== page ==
A Self-Adaptive Synthetic Over-Sampling Technique for Imbalanced Classification

Xiaowei Gu, Plamen Parvanov Angelov, Eduardo Almeida Soares

Research output: Contribution to journalArticlepeer-review

43 Citations (SciVal)
35 Downloads (Pure)

Abstract

Traditionally, in supervised machine learning, (a significant) part of the available data (usually 50%-80%) is used for training and the rest-for validation. In many problems, however, the data are highly imbalanced in regard to different classes or does not have good coverage of the feasible data space which, in turn, creates problems in validation and usage phase. In this paper, we propose a technique for synthesizing feasible and likely data to help balance the classes as well as to boost the performance in terms of confusion matrix as well as overall. The idea, in a nutshell, is to synthesize data samples in close vicinity to the actual data samples specifically for the less represented (minority) classes. This has also implications to the so-called fairness of machine learning. In this paper, we propose a specific method for synthesizing data in a way to balance the classes and boost the performance, especially of the minority classes. It is generic and can be applied to different base algorithms, for example, support vector machines, k-nearest neighbour classifiers deep neural, rule-based classifiers, decision trees, and so forth. The results demonstrated that (a) a significantly more balanced (and fair) classification results can be achieved and (b) that the overall performance as well as the performance per class measured by confusion matrix can be boosted. In addition, this approach can be very valuable for the cases when the number of actual available labelled data is small which itself is one of the problems of the contemporary machine learning.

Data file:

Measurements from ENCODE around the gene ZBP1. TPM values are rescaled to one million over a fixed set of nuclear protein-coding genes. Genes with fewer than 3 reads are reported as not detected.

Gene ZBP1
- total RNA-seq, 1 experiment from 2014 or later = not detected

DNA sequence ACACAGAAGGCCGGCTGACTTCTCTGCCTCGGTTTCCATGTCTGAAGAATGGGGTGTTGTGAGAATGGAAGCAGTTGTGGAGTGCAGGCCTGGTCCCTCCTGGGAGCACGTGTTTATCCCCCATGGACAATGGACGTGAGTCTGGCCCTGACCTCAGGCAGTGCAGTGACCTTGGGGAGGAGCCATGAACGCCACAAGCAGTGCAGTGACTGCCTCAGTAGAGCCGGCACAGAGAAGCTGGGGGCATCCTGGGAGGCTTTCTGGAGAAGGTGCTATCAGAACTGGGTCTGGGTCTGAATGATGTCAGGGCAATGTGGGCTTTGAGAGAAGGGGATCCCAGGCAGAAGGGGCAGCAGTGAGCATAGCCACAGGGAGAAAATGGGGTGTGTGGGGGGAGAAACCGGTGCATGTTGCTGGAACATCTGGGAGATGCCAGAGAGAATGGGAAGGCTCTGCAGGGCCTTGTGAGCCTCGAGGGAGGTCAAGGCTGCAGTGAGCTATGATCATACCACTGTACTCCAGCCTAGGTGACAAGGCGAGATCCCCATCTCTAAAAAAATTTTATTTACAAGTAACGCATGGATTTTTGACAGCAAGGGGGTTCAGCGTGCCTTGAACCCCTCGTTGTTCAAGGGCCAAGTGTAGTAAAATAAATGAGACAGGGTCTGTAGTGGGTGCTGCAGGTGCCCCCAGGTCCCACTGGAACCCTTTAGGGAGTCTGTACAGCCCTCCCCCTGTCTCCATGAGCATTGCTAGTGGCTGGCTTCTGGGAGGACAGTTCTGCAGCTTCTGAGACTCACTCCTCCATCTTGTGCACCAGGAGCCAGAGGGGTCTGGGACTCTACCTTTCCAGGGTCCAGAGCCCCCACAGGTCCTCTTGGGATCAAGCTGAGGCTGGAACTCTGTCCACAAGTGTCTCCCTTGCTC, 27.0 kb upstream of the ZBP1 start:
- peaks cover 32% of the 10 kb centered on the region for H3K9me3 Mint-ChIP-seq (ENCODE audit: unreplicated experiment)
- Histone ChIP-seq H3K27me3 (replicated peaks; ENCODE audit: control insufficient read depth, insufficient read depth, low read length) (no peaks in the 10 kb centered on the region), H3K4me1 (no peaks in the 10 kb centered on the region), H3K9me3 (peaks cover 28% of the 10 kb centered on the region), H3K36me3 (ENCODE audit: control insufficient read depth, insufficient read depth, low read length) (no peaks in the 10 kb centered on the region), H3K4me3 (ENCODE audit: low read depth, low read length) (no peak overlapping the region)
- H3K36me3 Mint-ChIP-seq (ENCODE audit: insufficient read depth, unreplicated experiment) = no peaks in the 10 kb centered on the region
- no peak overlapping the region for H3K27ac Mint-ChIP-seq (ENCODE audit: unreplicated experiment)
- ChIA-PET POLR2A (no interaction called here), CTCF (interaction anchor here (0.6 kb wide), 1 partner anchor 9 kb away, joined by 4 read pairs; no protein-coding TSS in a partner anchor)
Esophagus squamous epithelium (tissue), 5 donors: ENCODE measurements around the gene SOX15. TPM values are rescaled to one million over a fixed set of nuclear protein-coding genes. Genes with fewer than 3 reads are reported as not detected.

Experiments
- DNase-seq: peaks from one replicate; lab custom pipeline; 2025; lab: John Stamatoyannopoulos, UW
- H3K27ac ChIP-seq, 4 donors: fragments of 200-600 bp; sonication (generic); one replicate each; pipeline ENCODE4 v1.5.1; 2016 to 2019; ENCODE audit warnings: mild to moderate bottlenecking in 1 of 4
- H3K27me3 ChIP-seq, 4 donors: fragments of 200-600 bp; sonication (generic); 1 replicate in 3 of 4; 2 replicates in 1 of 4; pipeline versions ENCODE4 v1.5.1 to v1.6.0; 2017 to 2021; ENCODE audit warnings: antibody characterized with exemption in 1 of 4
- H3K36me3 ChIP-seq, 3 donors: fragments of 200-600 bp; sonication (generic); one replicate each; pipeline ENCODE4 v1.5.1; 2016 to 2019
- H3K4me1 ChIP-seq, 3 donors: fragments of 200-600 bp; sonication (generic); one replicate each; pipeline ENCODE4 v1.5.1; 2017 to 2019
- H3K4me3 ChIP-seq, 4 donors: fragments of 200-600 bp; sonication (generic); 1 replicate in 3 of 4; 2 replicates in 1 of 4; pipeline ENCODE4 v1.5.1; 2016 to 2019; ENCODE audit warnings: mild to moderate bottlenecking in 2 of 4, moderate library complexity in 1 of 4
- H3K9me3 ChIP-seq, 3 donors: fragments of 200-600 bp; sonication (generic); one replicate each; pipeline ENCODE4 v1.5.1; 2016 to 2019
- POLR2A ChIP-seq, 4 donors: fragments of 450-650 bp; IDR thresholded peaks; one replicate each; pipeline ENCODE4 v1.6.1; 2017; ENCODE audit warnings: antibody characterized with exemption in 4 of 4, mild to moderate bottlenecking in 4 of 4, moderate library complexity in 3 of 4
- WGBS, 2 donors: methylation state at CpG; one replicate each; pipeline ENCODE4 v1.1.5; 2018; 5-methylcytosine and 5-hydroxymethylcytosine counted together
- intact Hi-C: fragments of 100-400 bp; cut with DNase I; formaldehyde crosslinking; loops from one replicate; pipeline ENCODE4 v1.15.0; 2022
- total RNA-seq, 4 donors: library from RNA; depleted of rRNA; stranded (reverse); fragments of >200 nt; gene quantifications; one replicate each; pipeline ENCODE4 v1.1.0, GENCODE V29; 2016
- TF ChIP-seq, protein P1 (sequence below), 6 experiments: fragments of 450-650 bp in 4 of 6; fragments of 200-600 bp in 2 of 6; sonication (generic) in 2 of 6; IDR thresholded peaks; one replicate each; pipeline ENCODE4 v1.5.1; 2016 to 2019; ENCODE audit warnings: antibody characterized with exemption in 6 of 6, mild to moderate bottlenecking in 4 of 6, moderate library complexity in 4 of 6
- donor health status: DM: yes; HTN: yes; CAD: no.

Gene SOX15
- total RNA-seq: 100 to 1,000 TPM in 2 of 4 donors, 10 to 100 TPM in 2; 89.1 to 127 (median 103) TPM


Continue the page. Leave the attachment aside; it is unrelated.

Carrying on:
Original languageEnglish
Pages (from-to)923-943
Number of pages21
JournalInternational Journal of Intelligent Systems
Volume35
Issue number6
DOIs
Publication statusPublished - 01 Jun 2020
Externally publishedYes

Keywords

  • fairness
  • imbalanced classification
  • performance boosting
  • synthetic data generation

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